Matthew (Zondervan Exegetical Commentary on the New Testament)
Source: Koinonia Blog as a part of a blog tour.
Book Description from Publisher Website:
Written by notable evangelical scholars, each volume in the Zondervan Exegetical Commentary on the New Testament series treats the literary context and structure of the passage in the original Greek. The series consistently provides the main point, an exegetical outline, verse-by-verse commentary, and theology in application in each section of every commentary.
Critical scholarship informs each step but does not dominate the commentary, allowing readers to concentrate on the biblical author’s message as it unfolds. While primarily designed for those with a basic knowledge of biblical Greek, all who strive to understand and teach the New Testament will find these books beneficial. The ZECNT series covers the entire New Testament in twenty volumes; Clinton E. Arnold serves as general editor.
In this volume, Grant Osborne offers pastors, students, and teachers a focused resource for reading the Gospel of Matthew. Through the use of graphic representations of translations, succinct summaries of main ideas, exegetical outlines, and other features, Osborne presents the Gospel of Matthew with precision and accuracy. Because of this series’ focus on the textual structure of the scriptures, readers will better understand the literary elements of Matthew, comprehend the author’s revolutionary goals, and ultimately discovering their vital claims upon the church today.
This commentary on Matthew is a thick but surprisingly easy and interesting read. I know the basics of biblical Hebrew and intend to learn biblical Greek, so I was interested in this commentary but was concerned it'd be "over my head." It wasn't. While you probably will get the most out of it if you know some biblical Greek and it certainly helps to understand terms like past tense, genitive absolute, etc., you can still clearly understand the author's point even if you don't. I suspect pastors and teachers will find these commentaries useful, but I'd also highly recommend them to individuals who want to take their study of the Bible deeper and want to better understand some of those confusing passages or differences between translations that you've noticed.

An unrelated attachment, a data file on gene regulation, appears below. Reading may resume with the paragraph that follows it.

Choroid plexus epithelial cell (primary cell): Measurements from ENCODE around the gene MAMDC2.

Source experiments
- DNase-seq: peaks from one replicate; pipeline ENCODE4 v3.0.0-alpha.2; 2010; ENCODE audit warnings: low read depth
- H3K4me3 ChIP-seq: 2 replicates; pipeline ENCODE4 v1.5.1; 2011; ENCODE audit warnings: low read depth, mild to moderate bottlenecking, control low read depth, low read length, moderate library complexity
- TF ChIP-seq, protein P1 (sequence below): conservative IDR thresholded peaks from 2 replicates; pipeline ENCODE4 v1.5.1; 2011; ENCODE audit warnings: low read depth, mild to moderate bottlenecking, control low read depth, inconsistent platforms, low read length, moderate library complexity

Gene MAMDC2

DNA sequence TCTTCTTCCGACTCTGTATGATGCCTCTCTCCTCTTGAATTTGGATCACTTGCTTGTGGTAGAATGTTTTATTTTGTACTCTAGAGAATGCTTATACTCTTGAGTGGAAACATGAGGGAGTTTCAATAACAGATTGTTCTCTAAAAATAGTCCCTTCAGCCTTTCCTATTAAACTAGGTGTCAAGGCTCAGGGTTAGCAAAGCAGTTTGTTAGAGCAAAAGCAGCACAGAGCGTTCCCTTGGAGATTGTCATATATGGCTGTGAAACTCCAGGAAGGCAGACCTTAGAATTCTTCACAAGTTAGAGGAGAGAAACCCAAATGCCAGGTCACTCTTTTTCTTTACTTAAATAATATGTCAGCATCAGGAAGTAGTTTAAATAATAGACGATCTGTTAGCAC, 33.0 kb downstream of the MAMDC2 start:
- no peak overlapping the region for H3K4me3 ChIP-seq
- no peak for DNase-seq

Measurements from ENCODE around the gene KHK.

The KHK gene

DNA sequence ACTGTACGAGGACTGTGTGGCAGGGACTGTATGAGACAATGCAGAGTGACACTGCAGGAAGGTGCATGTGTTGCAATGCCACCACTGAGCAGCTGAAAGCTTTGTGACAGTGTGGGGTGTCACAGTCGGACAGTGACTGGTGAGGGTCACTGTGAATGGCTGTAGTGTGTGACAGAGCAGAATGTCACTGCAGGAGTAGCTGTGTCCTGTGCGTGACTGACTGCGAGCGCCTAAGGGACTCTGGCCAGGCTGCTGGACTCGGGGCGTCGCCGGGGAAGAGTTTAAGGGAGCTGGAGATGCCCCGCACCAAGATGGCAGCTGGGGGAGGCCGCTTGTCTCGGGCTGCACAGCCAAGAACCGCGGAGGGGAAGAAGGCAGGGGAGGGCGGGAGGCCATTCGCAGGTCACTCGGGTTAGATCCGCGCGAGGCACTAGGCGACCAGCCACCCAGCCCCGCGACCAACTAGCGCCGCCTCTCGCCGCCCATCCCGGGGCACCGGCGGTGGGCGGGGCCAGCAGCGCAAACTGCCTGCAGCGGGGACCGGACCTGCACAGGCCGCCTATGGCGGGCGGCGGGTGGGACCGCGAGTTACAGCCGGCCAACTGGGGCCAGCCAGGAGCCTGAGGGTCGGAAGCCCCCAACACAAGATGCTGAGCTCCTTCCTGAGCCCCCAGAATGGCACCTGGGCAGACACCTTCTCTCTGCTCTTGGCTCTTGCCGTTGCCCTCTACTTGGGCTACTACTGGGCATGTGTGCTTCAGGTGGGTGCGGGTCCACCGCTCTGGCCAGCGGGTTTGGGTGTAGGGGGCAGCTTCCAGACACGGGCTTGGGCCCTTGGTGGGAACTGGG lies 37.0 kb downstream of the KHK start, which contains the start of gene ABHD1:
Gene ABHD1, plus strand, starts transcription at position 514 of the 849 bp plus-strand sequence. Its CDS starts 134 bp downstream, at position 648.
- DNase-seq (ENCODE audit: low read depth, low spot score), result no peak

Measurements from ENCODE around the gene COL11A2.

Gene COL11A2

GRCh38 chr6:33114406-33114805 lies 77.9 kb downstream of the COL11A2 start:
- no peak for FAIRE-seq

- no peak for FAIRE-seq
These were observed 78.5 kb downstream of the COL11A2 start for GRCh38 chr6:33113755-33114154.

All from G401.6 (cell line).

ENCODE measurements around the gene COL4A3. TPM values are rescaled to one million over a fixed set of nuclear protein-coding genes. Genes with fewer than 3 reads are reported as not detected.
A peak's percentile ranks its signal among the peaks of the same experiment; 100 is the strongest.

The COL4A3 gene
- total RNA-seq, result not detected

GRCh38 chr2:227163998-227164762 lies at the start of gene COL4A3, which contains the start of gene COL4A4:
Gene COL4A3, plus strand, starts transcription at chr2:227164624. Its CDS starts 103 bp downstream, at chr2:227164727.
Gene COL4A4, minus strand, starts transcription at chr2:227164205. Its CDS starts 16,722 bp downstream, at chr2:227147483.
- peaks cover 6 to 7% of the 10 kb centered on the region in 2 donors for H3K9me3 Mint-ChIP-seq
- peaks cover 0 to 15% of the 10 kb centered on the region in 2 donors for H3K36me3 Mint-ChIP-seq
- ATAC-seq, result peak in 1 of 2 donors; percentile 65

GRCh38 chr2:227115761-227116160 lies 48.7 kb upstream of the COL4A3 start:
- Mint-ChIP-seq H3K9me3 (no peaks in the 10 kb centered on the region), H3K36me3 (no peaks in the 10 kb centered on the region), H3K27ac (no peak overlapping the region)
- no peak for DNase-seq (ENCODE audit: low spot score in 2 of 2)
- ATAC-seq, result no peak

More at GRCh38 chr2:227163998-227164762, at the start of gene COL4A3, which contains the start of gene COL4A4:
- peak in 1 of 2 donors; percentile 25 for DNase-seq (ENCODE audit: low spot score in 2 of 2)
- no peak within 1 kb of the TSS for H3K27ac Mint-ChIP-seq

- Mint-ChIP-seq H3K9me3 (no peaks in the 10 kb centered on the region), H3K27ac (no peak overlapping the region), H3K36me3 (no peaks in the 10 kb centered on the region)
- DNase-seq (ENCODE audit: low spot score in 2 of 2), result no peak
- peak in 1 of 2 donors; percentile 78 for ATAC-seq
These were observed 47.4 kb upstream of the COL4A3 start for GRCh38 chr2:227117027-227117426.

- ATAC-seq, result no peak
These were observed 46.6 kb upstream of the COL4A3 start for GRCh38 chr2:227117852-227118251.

The commentary had an introduction which included an outline of Matthew. Each chapter then covered a section of this outline (usually one scene) and examined the text and its interpretation. The author first looked at how the passage fit within the theme of the whole book. He then explained the main message of the passage. Next, he laid out the Bible verses in a diagram showing the flow of thought in the passage (with tags like: setting, problem, solution, fulfillment). After that, there was an outline of the scene.
The main part of each chapter was the examination of the text. Each verse (usually only part at a time) was given in English and then in the original Greek. The author then commented about notable tenses or word meanings, cultural or historical background information, and other information which would help the reader get the most out of the passage. Differing opinions were briefly mentioned. He gave excellent footnoting to tell where the information came from and/or comment more in-depth about something in the text. At the end of each chapter, there were a couple pages discussing the themes in the passage and how to apply their message to modern life.
If you've read this book, what do you think about it? I'd be honored if you wrote your own opinion of the book in the comments.
Excerpt: Read an excerpt.